Last night, I was lying in bed at 12:40 a.m., waiting to sleep, and enjoying the view of our property through my bedroom window, by winter moonlight.  A dense fog was creeping in across the heavily snow-blanketed fields that surround our house, shrouding the garden in repose, where last year's Brussels sprouts stems still lean at odd angles after the deer finished them off.  I watched it drift in around the frozen pond and the blue spruce trees that we planted so many years ago, all now weighed down under heavy new snow--a quiet otherworldly scene in black and white.  It felt like a silent safety net around this little patch of the earth that has been a solace and a refuge to our family for so long, and looking out at it from under a heap of cozy layers of sheets, blankets, comforters, and quilts in shades of my favorite red, I felt blessed to be free of the stress of that other life, and to feel so…present…here, now.  I also wished again that I could sleep, but this schedule is nothing new to me.
The view from my pillow...imagine it by moonlight.  And with less cat.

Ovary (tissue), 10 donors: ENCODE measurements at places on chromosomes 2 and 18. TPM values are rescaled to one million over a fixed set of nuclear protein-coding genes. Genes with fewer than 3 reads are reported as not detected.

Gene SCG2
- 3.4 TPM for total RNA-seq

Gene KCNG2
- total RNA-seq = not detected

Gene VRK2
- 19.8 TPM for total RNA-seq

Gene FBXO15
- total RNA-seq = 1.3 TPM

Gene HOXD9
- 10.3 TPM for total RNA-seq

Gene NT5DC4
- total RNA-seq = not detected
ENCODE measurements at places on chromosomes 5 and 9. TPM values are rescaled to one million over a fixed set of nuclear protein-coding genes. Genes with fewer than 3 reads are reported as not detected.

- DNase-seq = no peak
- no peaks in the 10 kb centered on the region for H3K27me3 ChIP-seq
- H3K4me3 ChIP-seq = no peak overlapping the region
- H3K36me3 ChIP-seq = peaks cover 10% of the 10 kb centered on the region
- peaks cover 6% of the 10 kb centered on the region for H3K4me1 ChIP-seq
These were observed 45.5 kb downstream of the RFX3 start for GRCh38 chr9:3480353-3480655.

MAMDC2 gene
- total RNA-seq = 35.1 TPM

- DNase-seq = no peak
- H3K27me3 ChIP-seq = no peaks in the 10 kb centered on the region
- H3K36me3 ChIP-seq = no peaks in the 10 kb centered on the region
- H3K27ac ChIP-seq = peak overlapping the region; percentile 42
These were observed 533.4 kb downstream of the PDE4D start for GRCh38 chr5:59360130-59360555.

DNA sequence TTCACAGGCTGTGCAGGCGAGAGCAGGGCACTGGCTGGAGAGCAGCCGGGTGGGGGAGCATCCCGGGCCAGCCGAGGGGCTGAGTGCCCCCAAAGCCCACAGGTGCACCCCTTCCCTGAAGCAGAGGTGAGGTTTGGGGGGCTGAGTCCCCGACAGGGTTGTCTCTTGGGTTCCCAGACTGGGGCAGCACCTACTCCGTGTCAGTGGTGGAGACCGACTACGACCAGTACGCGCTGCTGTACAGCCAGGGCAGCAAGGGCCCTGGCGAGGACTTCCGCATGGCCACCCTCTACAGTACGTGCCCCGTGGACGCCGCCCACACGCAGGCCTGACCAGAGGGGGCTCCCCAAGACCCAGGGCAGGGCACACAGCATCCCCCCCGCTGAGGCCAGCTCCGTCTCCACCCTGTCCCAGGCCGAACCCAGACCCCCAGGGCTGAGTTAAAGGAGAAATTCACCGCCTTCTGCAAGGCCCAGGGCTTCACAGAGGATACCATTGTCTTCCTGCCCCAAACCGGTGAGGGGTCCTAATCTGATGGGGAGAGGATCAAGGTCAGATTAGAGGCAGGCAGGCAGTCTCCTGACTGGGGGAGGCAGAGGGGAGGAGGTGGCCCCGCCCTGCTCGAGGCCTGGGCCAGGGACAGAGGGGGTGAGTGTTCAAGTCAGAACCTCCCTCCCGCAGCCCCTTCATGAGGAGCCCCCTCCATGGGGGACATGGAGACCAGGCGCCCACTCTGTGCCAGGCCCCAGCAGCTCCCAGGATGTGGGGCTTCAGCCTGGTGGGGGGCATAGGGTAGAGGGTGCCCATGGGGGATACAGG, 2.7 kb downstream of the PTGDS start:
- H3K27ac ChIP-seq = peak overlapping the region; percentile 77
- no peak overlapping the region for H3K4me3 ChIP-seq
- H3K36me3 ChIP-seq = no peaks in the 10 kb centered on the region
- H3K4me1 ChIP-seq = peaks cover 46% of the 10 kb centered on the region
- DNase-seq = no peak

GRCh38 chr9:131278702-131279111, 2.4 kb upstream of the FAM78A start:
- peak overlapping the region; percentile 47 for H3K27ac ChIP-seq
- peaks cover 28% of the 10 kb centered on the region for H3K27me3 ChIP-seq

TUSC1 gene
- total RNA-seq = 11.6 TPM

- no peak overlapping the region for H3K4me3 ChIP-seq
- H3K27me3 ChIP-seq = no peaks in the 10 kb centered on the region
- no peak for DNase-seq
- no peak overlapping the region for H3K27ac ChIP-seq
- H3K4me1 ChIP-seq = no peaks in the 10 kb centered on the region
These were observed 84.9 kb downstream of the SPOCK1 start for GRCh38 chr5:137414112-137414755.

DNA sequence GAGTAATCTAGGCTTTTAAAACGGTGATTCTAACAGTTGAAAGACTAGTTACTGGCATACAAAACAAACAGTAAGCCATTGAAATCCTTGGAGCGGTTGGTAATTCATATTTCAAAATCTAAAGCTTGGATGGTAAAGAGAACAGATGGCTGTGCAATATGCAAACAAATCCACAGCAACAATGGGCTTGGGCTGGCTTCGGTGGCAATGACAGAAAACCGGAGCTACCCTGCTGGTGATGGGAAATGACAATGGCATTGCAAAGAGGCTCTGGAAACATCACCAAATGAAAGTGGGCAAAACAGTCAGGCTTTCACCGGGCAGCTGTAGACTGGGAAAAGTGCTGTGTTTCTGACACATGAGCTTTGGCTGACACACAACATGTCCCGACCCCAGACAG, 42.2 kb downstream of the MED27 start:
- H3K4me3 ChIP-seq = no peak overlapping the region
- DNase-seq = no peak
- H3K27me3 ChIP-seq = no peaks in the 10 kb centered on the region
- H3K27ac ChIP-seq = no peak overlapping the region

Still.  Being happy where I am now doesn't stop me from glancing back now and then.  I'm pretty sure I won't turn into a pillar of salt for looking over my shoulder, and it wouldn't be honest to say that I don't miss it sometimes.  Very occasionally (really rarely--maybe it's still too soon to look too often), I will come across pictures of the shop, or the cake display on the wall that Shane built for me, or the car that carried so many cakes to so many weddings, and there is a sudden swell of grief that almost takes my breath away, and I feel tears instantly ready to fall (Damn you, tear ducts! Stop it! I don't cry!)  Then I remind myself what I've gained, for what I gave up, and I am also heart-wrenchingly glad to have been here for my family (and myself) this last year.  I was so grateful for the freedom to work outside in our gardens last summer, to feel dirt on my hands and the sun on my shoulders, to be tired after a day in the garden (sore, but in a good way), and to enjoy working around the plants in the garden and see them produce the fruits and vegetables that we are enjoying with every meal now, in the deepest winter.